In their struggle to find new ways to slash the federal deficit, the panel discussed several measures—some jokingly—that at first appeared to be pure fantasy. But some may not be that farfetched after all:
Buy used, instead of new, military equipment: The defence department is already buying used. Last December, it purchased 160 trailers from construction contractors to house Canadian peacekeepers in Yugoslavia. Total cost: $4.4 million, about 50 per cent less than new trailers.
A deficit lottery: Lotteries are among the few robust sources of new government revenues. Total lottery profits climbed to $1.64 billion last year from $1.48 billion in 1992. One problem: Ottawa ceded jurisdiction over lotteries to the provinces in 1979.
Ban Canadians from holding more than one job: In an effort to reduce unemployment and spread the available work around, the Italian government prohibits its civil servants from holding down additional part-time jobs.
Reduce the cost of manufacturing currency: The switch, in 1990, from $1 bills to coins will likely save the finance department tens of millions of dollars over the next two decades, in part because the bills only lasted a few months in circulation. As well, as part of a comprehensive study, the Royal Canadian Mint is now assessing the future of pennies—which cost D/2 cents each to produce.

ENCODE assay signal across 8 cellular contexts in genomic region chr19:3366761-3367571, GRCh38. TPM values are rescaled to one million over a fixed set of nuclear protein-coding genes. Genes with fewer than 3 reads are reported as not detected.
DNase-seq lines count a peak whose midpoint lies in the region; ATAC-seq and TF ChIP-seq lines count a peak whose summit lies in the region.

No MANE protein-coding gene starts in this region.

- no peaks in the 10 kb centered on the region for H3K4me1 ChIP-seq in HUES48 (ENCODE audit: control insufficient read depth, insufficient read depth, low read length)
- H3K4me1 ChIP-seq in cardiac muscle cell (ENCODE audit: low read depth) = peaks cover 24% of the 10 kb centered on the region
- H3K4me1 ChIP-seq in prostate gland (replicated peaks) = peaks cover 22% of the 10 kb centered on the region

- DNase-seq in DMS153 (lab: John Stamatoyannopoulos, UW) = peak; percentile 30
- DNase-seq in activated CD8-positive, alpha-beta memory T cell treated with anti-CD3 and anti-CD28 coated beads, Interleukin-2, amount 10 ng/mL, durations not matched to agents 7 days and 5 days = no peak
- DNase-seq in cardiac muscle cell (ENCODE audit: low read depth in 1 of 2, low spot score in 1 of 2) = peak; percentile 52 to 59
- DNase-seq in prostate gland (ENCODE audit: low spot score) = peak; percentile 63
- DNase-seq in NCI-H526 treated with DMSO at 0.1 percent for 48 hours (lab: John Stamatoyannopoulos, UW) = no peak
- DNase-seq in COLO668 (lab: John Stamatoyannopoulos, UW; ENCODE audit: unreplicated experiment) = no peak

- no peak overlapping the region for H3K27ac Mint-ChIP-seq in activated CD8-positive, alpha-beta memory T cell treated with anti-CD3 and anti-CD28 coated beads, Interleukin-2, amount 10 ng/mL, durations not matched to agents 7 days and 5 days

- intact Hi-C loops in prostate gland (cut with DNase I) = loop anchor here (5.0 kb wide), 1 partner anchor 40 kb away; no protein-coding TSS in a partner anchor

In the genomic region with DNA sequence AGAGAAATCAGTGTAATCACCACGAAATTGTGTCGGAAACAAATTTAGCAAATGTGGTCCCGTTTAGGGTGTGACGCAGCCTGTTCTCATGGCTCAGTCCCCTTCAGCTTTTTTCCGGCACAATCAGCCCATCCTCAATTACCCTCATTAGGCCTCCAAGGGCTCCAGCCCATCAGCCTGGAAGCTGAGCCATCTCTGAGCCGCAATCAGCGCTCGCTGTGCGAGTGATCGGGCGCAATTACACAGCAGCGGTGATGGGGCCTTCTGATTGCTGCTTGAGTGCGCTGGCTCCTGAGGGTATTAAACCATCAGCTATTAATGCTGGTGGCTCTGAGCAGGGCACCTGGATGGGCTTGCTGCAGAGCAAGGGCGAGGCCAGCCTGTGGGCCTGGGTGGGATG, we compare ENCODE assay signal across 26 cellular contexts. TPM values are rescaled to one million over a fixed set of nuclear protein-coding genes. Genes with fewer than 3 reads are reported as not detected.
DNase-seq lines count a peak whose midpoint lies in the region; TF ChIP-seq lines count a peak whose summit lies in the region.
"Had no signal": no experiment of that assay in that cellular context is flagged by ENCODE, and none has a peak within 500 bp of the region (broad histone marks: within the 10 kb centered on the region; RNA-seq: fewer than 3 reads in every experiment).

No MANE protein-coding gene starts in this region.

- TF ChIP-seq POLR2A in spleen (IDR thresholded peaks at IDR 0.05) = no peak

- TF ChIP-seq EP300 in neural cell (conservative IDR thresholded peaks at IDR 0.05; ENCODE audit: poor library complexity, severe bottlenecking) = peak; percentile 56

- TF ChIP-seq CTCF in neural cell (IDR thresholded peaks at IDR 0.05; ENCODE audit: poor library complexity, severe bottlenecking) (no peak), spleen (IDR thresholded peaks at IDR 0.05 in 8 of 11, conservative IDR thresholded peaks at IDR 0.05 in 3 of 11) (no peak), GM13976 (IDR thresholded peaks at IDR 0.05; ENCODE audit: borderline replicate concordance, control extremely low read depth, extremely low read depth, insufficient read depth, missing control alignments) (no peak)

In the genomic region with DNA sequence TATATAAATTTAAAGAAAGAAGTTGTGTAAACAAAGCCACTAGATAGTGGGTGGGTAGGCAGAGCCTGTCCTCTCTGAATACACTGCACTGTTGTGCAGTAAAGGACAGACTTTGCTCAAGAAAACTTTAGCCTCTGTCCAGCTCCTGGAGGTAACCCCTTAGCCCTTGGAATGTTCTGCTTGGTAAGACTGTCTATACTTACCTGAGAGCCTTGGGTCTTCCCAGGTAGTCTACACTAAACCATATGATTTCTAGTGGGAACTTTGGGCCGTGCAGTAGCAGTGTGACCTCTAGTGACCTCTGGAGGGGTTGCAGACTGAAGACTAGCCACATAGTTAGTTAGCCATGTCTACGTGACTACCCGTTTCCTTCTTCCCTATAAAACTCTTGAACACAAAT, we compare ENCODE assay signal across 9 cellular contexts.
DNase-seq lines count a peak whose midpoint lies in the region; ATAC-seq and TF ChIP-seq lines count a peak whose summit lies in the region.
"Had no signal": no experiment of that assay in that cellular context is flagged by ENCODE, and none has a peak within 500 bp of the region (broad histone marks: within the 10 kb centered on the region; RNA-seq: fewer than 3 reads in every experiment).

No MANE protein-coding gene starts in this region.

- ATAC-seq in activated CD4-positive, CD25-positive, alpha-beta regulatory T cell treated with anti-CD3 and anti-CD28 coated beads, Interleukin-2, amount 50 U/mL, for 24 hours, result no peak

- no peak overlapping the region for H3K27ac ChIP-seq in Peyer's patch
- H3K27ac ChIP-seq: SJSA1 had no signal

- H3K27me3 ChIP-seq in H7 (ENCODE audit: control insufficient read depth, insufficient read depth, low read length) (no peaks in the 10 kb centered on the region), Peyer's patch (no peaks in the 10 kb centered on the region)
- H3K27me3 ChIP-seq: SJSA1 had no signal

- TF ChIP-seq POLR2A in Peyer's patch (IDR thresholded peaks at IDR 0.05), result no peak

Build retirement communities in Atlantic Canada: While no government has gone so far as to encourage retirees to stay home and spend money in Canada year-round, several provinces are slashing health insurance benefits for treatment outside Canada. After Oct.
1, Ontario’s health insurance plan, for one, will no longer pick up the tab for any non-emergency procedures, including checkups, when incurred outside of the country. JOHN DALY
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